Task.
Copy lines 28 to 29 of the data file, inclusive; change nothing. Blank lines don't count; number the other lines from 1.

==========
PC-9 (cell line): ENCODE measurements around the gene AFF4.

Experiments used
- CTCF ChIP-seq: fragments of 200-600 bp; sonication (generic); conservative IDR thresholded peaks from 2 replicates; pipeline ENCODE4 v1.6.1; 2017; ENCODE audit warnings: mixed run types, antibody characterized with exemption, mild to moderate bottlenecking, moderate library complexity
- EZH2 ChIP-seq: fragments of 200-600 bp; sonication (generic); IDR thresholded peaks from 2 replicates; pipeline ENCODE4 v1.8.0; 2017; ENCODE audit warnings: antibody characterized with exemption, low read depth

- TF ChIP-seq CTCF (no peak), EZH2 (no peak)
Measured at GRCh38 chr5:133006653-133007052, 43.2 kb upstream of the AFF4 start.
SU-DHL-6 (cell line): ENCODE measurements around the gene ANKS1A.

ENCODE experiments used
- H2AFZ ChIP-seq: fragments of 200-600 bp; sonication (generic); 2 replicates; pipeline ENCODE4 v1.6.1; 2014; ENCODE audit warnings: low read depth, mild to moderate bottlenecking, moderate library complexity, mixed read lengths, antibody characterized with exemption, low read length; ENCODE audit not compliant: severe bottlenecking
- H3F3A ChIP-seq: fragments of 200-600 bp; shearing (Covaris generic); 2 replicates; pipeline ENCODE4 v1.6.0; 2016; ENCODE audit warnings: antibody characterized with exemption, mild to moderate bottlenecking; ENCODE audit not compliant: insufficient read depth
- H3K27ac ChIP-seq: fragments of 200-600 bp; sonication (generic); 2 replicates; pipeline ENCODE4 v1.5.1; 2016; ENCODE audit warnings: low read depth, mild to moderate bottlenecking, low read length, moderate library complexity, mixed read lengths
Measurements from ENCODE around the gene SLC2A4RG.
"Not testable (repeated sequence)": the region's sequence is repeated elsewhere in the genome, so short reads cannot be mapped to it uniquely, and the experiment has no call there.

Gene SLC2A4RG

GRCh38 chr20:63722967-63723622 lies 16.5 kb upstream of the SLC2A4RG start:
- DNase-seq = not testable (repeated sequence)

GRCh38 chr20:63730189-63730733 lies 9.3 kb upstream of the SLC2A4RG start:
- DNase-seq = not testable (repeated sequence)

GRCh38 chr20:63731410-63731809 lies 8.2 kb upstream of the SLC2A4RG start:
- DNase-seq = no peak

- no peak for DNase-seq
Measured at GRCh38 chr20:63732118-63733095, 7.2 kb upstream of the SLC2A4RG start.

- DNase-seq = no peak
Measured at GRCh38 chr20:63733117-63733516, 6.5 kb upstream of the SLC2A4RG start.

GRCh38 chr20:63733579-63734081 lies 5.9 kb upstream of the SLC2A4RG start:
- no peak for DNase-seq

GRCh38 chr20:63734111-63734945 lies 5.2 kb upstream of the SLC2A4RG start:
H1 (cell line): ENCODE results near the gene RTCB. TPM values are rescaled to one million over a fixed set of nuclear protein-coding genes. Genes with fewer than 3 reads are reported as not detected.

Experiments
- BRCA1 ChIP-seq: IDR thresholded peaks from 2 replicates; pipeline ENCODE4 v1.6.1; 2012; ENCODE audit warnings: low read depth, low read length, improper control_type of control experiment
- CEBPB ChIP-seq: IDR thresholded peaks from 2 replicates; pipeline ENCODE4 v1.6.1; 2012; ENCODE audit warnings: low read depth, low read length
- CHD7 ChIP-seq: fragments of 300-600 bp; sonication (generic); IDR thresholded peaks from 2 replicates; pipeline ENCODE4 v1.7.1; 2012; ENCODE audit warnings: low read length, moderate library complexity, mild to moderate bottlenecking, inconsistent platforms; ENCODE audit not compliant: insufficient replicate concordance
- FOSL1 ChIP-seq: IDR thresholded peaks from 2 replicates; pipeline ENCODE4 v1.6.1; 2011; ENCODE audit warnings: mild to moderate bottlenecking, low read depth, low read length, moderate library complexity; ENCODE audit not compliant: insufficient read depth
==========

H1 (cell line): ENCODE results near the gene RTCB. TPM values are rescaled to one million over a fixed set of nuclear protein-coding genes. Genes with fewer than 3 reads are reported as not detected.

Experiments